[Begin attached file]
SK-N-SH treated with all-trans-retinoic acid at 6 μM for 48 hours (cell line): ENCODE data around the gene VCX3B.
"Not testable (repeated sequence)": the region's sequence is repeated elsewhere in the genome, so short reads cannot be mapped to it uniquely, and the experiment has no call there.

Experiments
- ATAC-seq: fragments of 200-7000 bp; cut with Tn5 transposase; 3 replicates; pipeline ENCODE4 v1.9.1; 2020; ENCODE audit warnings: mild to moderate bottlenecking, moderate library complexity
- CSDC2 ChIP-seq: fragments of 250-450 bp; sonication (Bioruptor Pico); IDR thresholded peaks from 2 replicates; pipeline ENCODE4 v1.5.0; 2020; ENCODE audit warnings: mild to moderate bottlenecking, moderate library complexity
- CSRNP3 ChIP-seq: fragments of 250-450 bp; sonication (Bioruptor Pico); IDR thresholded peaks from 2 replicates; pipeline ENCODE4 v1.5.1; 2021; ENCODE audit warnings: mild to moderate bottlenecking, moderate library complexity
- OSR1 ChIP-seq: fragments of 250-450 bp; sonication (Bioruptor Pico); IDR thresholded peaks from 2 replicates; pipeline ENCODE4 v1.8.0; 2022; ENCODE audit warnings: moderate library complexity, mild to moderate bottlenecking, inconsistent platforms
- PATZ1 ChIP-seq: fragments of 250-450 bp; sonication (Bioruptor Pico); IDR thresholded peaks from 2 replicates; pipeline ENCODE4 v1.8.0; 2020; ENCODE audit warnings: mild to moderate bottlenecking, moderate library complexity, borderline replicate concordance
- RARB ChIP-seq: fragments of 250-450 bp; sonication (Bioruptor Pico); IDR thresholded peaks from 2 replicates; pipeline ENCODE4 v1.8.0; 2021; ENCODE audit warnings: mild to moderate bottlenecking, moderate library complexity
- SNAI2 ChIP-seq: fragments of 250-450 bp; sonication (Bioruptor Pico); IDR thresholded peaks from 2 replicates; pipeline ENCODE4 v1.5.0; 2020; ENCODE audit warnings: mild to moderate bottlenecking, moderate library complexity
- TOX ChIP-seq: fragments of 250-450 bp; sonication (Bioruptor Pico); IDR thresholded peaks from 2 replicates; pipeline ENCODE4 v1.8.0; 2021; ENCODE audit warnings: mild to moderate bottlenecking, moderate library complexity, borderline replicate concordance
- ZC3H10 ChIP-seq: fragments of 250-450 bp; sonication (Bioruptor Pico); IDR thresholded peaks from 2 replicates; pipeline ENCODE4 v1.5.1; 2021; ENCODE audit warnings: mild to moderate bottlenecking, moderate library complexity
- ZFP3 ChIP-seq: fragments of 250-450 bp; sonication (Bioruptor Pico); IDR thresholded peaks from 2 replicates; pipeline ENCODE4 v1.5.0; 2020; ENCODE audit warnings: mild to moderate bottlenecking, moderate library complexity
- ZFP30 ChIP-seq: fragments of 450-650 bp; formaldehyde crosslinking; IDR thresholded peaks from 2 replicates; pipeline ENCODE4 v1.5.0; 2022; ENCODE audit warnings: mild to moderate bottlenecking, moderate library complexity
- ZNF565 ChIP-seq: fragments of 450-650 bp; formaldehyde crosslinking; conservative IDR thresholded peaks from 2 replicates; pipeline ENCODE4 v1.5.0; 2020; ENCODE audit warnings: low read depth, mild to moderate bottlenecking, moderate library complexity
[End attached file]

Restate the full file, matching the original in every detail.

SK-N-SH treated with all-trans-retinoic acid at 6 μM for 48 hours (cell line): ENCODE data around the gene VCX3B.
"Not testable (repeated sequence)": the region's sequence is repeated elsewhere in the genome, so short reads cannot be mapped to it uniquely, and the experiment has no call there.

Experiments
- ATAC-seq: fragments of 200-7000 bp; cut with Tn5 transposase; 3 replicates; pipeline ENCODE4 v1.9.1; 2020; ENCODE audit warnings: mild to moderate bottlenecking, moderate library complexity
- CSDC2 ChIP-seq: fragments of 250-450 bp; sonication (Bioruptor Pico); IDR thresholded peaks from 2 replicates; pipeline ENCODE4 v1.5.0; 2020; ENCODE audit warnings: mild to moderate bottlenecking, moderate library complexity
- CSRNP3 ChIP-seq: fragments of 250-450 bp; sonication (Bioruptor Pico); IDR thresholded peaks from 2 replicates; pipeline ENCODE4 v1.5.1; 2021; ENCODE audit warnings: mild to moderate bottlenecking, moderate library complexity
- OSR1 ChIP-seq: fragments of 250-450 bp; sonication (Bioruptor Pico); IDR thresholded peaks from 2 replicates; pipeline ENCODE4 v1.8.0; 2022; ENCODE audit warnings: moderate library complexity, mild to moderate bottlenecking, inconsistent platforms
- PATZ1 ChIP-seq: fragments of 250-450 bp; sonication (Bioruptor Pico); IDR thresholded peaks from 2 replicates; pipeline ENCODE4 v1.8.0; 2020; ENCODE audit warnings: mild to moderate bottlenecking, moderate library complexity, borderline replicate concordance
- RARB ChIP-seq: fragments of 250-450 bp; sonication (Bioruptor Pico); IDR thresholded peaks from 2 replicates; pipeline ENCODE4 v1.8.0; 2021; ENCODE audit warnings: mild to moderate bottlenecking, moderate library complexity
- SNAI2 ChIP-seq: fragments of 250-450 bp; sonication (Bioruptor Pico); IDR thresholded peaks from 2 replicates; pipeline ENCODE4 v1.5.0; 2020; ENCODE audit warnings: mild to moderate bottlenecking, moderate library complexity
- TOX ChIP-seq: fragments of 250-450 bp; sonication (Bioruptor Pico); IDR thresholded peaks from 2 replicates; pipeline ENCODE4 v1.8.0; 2021; ENCODE audit warnings: mild to moderate bottlenecking, moderate library complexity, borderline replicate concordance
- ZC3H10 ChIP-seq: fragments of 250-450 bp; sonication (Bioruptor Pico); IDR thresholded peaks from 2 replicates; pipeline ENCODE4 v1.5.1; 2021; ENCODE audit warnings: mild to moderate bottlenecking, moderate library complexity
- ZFP3 ChIP-seq: fragments of 250-450 bp; sonication (Bioruptor Pico); IDR thresholded peaks from 2 replicates; pipeline ENCODE4 v1.5.0; 2020; ENCODE audit warnings: mild to moderate bottlenecking, moderate library complexity
- ZFP30 ChIP-seq: fragments of 450-650 bp; formaldehyde crosslinking; IDR thresholded peaks from 2 replicates; pipeline ENCODE4 v1.5.0; 2022; ENCODE audit warnings: mild to moderate bottlenecking, moderate library complexity
- ZNF565 ChIP-seq: fragments of 450-650 bp; formaldehyde crosslinking; conservative IDR thresholded peaks from 2 replicates; pipeline ENCODE4 v1.5.0; 2020; ENCODE audit warnings: low read depth, mild to moderate bottlenecking, moderate library complexity